Only backup goaltender Curtis McElhinney qualifies as a representative of the flaming “C” alumni. McElhinney’s name was engraved on the Stanley Cup last year after he played 18 regular-season games (but none in the playoffs) for the 2019–20 Bolts.
Now in the back half of a two-year deal, McElhinney played 12 games for Tampa this season and went 4-6-2 with an .875 save percentage. The 38-year-old goaltender played parts of three seasons with the Flames between 2007–08 and 2009–10 before going on to play with Anaheim, Ottawa, Phoenix, Columbus, Toronto, Carolina, and the Lightning.
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Carolina Hurricanes

Dougie Hamilton was a very, very good defenseman for the Calgary Flames and has become even better since being traded to Carolina.
The Hurricanes are currently tied two-to-two with Nashville in their first-round playoff series. If they want to win, Hamilton will undoubtedly play a massive role in helping them do so. His play has been worth a total of 20.6 expected goals above replacement (xGAR) over the last two seasons, combined.
Hamilton has 82 points (24 goals, 58 assists) in his last 102 games with the ‘Canes. He has one assist through four playoff games this season, noticeably missing his assignment on Luke Kunin’s double-overtime game-winning goal in game four.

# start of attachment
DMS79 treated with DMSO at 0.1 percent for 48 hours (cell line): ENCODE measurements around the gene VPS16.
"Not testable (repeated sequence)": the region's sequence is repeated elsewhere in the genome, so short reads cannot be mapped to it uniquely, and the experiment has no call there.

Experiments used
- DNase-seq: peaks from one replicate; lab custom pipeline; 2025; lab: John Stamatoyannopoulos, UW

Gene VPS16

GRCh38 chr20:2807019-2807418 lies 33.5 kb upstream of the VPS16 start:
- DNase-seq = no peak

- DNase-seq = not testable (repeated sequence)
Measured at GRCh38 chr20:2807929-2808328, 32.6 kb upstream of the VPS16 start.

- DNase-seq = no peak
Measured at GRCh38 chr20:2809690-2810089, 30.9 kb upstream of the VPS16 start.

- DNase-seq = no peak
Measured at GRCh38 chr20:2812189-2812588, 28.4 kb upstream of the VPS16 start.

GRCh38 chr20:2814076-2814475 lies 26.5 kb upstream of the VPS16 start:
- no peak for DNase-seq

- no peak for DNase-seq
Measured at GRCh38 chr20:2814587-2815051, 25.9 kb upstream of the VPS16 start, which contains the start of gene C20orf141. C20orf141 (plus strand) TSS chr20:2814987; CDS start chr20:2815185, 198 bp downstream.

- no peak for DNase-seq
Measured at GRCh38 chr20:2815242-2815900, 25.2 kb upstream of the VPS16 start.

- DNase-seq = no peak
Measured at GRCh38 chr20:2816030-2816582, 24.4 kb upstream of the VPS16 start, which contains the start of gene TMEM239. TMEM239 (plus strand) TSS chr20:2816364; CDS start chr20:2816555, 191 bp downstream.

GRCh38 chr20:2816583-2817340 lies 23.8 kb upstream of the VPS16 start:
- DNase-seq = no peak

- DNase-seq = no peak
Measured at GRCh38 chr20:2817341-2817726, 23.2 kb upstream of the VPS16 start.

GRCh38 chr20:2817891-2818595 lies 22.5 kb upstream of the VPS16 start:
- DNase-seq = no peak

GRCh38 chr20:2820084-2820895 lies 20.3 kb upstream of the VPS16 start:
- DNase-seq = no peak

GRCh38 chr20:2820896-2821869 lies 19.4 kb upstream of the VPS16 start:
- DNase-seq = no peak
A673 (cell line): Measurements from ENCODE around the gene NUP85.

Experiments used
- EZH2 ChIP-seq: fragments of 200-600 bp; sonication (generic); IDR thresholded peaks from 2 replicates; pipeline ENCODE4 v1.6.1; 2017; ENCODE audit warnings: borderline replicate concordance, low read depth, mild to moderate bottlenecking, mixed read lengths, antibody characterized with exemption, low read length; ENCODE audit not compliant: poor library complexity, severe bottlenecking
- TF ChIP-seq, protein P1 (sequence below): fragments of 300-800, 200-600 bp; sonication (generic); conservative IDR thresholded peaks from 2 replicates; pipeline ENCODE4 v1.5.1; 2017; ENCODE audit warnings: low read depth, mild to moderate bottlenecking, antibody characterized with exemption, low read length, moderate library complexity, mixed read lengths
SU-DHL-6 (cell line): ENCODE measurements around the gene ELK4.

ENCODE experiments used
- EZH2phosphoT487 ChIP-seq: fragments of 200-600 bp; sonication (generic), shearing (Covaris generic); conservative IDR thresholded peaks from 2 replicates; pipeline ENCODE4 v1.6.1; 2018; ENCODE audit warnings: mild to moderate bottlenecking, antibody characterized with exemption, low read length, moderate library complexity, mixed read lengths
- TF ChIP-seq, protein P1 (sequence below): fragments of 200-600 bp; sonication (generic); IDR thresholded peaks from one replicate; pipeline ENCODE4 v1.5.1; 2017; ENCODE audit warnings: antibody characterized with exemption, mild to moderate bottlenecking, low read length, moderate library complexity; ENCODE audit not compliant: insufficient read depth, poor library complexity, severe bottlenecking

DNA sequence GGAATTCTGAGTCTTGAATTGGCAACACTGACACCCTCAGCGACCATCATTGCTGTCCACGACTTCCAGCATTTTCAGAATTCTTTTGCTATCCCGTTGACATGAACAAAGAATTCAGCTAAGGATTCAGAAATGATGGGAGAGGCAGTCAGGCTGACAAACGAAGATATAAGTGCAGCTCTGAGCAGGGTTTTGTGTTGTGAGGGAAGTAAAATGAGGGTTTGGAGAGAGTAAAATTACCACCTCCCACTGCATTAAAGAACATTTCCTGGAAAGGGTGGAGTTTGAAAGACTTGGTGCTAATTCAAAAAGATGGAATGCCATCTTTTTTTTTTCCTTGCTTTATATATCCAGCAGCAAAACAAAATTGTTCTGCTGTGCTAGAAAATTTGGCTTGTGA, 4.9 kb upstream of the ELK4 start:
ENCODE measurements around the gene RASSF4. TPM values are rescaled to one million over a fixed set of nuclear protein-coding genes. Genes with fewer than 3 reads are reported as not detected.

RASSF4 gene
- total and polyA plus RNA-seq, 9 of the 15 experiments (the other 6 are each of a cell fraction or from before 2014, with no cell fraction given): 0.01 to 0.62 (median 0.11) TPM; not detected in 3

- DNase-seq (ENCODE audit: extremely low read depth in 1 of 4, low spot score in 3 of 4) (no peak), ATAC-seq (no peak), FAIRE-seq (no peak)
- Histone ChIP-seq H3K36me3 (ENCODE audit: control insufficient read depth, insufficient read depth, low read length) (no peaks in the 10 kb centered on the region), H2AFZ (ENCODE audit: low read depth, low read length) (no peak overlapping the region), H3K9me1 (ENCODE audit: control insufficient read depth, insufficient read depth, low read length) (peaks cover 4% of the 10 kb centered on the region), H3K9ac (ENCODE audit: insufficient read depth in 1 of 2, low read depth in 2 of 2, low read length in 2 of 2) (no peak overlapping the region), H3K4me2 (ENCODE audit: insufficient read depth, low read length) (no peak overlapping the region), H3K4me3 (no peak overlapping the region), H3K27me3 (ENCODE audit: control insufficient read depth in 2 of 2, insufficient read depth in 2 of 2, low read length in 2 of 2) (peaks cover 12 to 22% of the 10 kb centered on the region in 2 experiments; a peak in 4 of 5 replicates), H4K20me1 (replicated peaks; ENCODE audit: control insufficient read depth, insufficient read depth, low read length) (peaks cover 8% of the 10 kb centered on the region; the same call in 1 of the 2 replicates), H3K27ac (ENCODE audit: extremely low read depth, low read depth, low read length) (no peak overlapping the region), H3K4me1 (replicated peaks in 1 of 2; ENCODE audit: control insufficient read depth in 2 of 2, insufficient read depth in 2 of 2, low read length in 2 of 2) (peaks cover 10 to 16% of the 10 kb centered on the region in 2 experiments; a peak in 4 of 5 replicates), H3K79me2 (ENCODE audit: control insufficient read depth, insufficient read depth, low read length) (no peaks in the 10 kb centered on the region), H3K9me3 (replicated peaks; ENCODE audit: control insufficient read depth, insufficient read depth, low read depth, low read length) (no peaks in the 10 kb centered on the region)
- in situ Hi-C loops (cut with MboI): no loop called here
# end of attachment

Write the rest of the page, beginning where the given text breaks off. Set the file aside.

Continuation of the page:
Former Flames farmhand Drew Shore is also currently in Carolina’s organization. He played four regular-season games with the ‘Canes but has yet to suit up in the postseason.
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Nashville Predators

You’d be forgiven if you didn’t recognize Josh Healey‘s name.
The 26-year-old defenseman spent parts of three seasons in the Flames’ organization before leaving, as an un-qualified RFA, to sign with the Predators organization in 2019. He spent the 2019–20 season on an AHL-only deal before being signed to a two-way NHL contract for the 2020–21 season.
In the relatively unlikely event Nashville goes all the way this season, Healey will be the lone player with Flames ties to earn a Cup ring. Predators general manager David Poile also spent five seasons (three in Atlanta, two in Calgary) as Flames assistant GM between 1977–78 and 1981–82.

New York Islanders

Austin Czarnik is something of a prototypical “quadruple-A” player. He’s been an elite AHL scorer in both Providence and Stockton and likely would have done the same in Bridgeport this season had he not spent most of the year stuck on the Islanders’ taxi squad.